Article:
SARS: What Employers Need to Know

July 28, 2003
Experts say employers need to take the threat of Severe Acute Respiratory Syndrome and other infectious diseases seriously, and deal with them before they enter U.S. workplaces.

William Bunn III, MD, JD, MPH, receives inquiries about Severe Acute Respiratory Syndrome (SARS) almost daily. As vice president of Health, Safety, Security and Productivity for International Truck and Engine Corp., Chicago, Bunn has employees traveling frequently to and from Asia, as well as visitors coming to U.S. facilities from other countries.

"Callers typically ask, 'Should we have people traveling?' 'Should we allow people to come to our facility?' 'Should we postpone meetings and classes?'" says Bunn. "Our approach is to make human resources personnel, managers and employees aware of the Centers for Disease Control and Prevention (CDC) guidelines and to give them a place to go with questions. Our company has a policy regarding infectious diseases. If an employee has a question about whether or not to come to work, I want them to know they have a number to call for an answer."

SARS, say experts, is an ongoing challenge for occupational health professionals and safety managers. In fact, Dr. Julie Gerberding, director of the CDC, admitted in late May that her agency was preparing for the possibility "that we'll see a resurgence or even expansion of SARS next fall," in the United States, because SARS is a respiratory illness, and rates of respiratory illnesses rise in the fall and winter.

"Despite the rapid and effective response from partners around the world, SARS exposes fundamental weaknesses in the global health infrastructure," said Dr Jong-Wook Lee, director-general elect of the World Health Organization (WHO). "The epidemic highlights the need for local and national surveillance and response mechanisms."

To date, there have been approximately 400 potential SARS cases reported in the United States, with over 70 confirmed cases. Many employers do not know how to respond if an employee is stricken by an infectious disease such as SARS. Who do they call, and what do they tell other employees who might have come into contact with that employee?

With new information about the virus and outbreaks occurring almost daily, Bunn says he refers to the CDC Web site ( to stay knowledgeable. "Information about SARS changes rapidly, and I don't want to see inconsistent information going out to our employees," says Bunn. "By referring to the information provided by CDC, all of our facilities are on the same, updated page."

CDC Guidelines

According to CDC, SARS "is an infectious illness that appears to spread primarily by close person-to-person contact." Potential ways in which SARS can be transmitted by close contact include touching the skin of other people or objects that are contaminated with infectious droplets and then touching the eyes, nose or mouth.

CDC advises that workers who traveled to a known SARS area in the last 10 days, or who had close contact with a co-worker or family member with suspected or probable SARS, could be at increased risk of developing SARS. Symptoms include a fever (greater than 100.4 F) and may include headache, an overall feeling of discomfort and body aches. After two to seven days, people infected with SARS may develop a dry cough and have trouble breathing.

"If these symptoms develop, you should not go to work, school or other public areas, but should seek evaluation by a health-care provider and practice infection control precautions recommended for the home or residential setting," CDC advises on its Web page.

Dr. Richard Ehrenberg, a senior scientist with the National Institute for Occupational Safety and Health (NIOSH), is working with the CDC team investigating SARS. His job on the team is to offer guidance for protecting workers primarily in the healthcare and airline industries, the only two industries in the United States where there were suspected work-related cases of SARS.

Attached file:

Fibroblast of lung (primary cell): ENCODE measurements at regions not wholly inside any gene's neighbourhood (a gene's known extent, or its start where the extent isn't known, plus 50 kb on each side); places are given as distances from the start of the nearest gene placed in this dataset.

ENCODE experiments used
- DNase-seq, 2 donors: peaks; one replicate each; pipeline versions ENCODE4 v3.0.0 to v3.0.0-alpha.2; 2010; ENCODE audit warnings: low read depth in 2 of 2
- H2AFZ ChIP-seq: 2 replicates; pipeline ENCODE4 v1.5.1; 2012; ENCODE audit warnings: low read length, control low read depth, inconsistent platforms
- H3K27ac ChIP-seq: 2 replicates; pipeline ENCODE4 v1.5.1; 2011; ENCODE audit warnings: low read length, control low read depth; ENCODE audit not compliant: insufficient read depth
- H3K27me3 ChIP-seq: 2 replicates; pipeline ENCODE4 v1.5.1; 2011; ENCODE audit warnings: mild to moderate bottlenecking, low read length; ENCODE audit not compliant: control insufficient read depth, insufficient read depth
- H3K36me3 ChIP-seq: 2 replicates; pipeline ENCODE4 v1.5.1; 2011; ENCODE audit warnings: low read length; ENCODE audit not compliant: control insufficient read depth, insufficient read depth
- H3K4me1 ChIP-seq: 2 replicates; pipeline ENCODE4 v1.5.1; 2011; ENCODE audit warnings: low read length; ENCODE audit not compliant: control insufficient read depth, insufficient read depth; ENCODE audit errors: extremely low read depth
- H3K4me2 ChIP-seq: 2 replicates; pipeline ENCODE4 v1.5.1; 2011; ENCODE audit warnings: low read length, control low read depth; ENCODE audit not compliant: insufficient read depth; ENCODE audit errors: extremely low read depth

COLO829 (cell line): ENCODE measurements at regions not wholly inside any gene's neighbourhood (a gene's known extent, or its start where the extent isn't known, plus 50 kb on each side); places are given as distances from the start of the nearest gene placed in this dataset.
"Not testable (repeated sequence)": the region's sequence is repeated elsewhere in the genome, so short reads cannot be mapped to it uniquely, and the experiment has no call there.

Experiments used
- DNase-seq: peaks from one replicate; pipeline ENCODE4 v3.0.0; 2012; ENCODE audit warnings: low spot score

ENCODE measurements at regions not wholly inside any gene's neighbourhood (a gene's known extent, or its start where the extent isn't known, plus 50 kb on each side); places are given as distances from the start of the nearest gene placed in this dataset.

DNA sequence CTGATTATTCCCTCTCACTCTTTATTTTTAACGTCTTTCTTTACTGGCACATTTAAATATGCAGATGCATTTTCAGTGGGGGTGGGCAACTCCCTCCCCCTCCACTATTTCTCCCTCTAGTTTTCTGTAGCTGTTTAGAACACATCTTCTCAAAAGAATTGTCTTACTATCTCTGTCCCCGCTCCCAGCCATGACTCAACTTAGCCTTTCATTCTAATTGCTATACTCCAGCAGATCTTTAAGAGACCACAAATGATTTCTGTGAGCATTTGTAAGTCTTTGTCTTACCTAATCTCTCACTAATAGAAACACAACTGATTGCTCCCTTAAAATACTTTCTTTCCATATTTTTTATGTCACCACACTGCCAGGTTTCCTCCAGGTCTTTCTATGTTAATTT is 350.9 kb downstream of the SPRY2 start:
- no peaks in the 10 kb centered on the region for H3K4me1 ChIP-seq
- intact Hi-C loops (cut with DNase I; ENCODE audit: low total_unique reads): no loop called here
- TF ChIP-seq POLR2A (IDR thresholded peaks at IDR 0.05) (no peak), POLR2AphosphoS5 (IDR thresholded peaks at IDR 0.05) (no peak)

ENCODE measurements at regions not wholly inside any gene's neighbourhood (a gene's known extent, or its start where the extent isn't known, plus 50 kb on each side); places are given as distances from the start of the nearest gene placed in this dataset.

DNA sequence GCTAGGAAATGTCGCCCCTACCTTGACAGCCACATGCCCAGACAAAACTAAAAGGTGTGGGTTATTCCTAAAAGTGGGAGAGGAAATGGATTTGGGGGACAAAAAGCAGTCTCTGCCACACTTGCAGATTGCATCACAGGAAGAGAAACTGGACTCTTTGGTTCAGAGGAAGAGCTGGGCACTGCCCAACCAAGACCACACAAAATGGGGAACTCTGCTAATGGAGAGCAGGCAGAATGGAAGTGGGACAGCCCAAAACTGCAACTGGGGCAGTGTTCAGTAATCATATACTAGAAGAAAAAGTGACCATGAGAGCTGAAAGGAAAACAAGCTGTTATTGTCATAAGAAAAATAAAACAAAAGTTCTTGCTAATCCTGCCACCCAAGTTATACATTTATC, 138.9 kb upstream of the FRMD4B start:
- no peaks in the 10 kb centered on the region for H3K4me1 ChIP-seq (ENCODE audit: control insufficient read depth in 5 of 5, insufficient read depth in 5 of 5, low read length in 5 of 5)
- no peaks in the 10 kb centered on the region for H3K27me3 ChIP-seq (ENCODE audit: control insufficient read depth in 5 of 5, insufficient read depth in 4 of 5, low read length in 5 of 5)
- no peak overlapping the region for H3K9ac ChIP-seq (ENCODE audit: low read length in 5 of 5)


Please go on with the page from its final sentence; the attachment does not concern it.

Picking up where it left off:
"In this country, early on, there were two or three healthcare workers who were suspected SARS cases because they had compatible symptoms and had treated an individual with compatible symptoms. This was prior to recognition of the outbreak and prior to the issuance of guidelines," says Ehrenberg. The patient did not have SARS, he adds, so it is unlikely the healthcare workers had it.

In a somewhat similar case, says Ehrenberg, there was a concern that members of airline flight crews who had layovers in Asian countries where SARS outbreaks have occurred might have been exposed to the virus. Ehrenberg says he's not aware of any documented cases of SARS among U.S.-based flight crews, however.

Fortunately, he adds, there are not many suspected or confirmed SARS cases in the United States and no major outbreaks like those experienced in parts of China, Taiwan, Hong Kong and Toronto. However, he advises, "There are still issues" of which employers need to be aware, such as precautions to prevent the spread of SARS. Some of these include travel advisories and alerts; quarantining SARS patients and, possibly, the facilities where the patient works, lives or was treated; and appropriate preventative measures.

When Employees Travel

CDC issues two types of notices to travelers: advisories and alerts. A travel advisory recommends that nonessential travel be deferred; a travel alert does not advise against travel, but informs travelers of a health concern and provides advice about specific precautions. CDC updates information on its Web site on a travel alert page that can be accessed at

Bunn says his company takes CDC travel alerts and advisories very seriously, not only for SARS, but also for other infectious and deadly diseases, such as yellow fever, Ebola and malaria.

The word "international" in its name is no coincidence; International Truck and Engine Corp. has about 300 workers enrolled in its Travelers Remote Destination Program. Those employees, who travel frequently or who are posted to facilities in other countries, are:

  • Asked to supply an extensive medical history;
  • Given complete physicals;
  • Administered appropriate and updated vaccines;
  • Issued a travel kit containing approximately 50 items including a manual about emergency medical care, bandages and ointment, non-prescription medications such as aspirin and prescription medicines such as malaria medication, when appropriate;
  • Given an S.O.S. card with important healthcare information and telephone numbers; and
  • Told to call a toll-free in-company telephone number if they have questions or concerns about medical care.